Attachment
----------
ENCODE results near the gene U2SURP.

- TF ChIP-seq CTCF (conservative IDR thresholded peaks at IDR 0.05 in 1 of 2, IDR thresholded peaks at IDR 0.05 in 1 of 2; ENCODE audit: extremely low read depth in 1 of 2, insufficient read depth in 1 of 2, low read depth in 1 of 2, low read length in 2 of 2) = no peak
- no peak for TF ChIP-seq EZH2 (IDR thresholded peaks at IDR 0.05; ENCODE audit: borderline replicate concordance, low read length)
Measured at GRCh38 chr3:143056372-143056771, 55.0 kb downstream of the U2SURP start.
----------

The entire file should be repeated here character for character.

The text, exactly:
ENCODE results near the gene U2SURP.

- TF ChIP-seq CTCF (conservative IDR thresholded peaks at IDR 0.05 in 1 of 2, IDR thresholded peaks at IDR 0.05 in 1 of 2; ENCODE audit: extremely low read depth in 1 of 2, insufficient read depth in 1 of 2, low read depth in 1 of 2, low read length in 2 of 2) = no peak
- no peak for TF ChIP-seq EZH2 (IDR thresholded peaks at IDR 0.05; ENCODE audit: borderline replicate concordance, low read length)
Measured at GRCh38 chr3:143056372-143056771, 55.0 kb downstream of the U2SURP start.